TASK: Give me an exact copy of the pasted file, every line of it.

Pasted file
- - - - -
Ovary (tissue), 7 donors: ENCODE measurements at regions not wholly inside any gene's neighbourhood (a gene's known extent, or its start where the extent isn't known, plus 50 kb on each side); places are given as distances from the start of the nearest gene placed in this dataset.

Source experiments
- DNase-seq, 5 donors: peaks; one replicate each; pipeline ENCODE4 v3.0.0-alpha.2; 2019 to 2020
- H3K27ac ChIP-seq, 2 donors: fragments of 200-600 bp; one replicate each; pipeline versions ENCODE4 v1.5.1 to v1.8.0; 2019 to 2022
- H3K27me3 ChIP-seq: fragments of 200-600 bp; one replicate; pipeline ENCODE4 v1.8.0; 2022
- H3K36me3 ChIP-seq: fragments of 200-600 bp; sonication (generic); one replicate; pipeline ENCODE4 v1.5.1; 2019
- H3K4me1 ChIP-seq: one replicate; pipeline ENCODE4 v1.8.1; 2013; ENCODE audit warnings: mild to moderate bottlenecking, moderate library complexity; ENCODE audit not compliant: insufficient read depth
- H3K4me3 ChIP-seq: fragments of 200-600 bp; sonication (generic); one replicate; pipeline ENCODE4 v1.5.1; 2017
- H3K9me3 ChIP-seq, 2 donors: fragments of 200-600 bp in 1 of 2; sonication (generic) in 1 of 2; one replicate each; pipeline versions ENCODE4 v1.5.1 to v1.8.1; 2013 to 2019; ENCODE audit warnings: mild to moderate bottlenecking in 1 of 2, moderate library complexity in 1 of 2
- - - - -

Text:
Ovary (tissue), 7 donors: ENCODE measurements at regions not wholly inside any gene's neighbourhood (a gene's known extent, or its start where the extent isn't known, plus 50 kb on each side); places are given as distances from the start of the nearest gene placed in this dataset.

Source experiments
- DNase-seq, 5 donors: peaks; one replicate each; pipeline ENCODE4 v3.0.0-alpha.2; 2019 to 2020
- H3K27ac ChIP-seq, 2 donors: fragments of 200-600 bp; one replicate each; pipeline versions ENCODE4 v1.5.1 to v1.8.0; 2019 to 2022
- H3K27me3 ChIP-seq: fragments of 200-600 bp; one replicate; pipeline ENCODE4 v1.8.0; 2022
- H3K36me3 ChIP-seq: fragments of 200-600 bp; sonication (generic); one replicate; pipeline ENCODE4 v1.5.1; 2019
- H3K4me1 ChIP-seq: one replicate; pipeline ENCODE4 v1.8.1; 2013; ENCODE audit warnings: mild to moderate bottlenecking, moderate library complexity; ENCODE audit not compliant: insufficient read depth
- H3K4me3 ChIP-seq: fragments of 200-600 bp; sonication (generic); one replicate; pipeline ENCODE4 v1.5.1; 2017
- H3K9me3 ChIP-seq, 2 donors: fragments of 200-600 bp in 1 of 2; sonication (generic) in 1 of 2; one replicate each; pipeline versions ENCODE4 v1.5.1 to v1.8.1; 2013 to 2019; ENCODE audit warnings: mild to moderate bottlenecking in 1 of 2, moderate library complexity in 1 of 2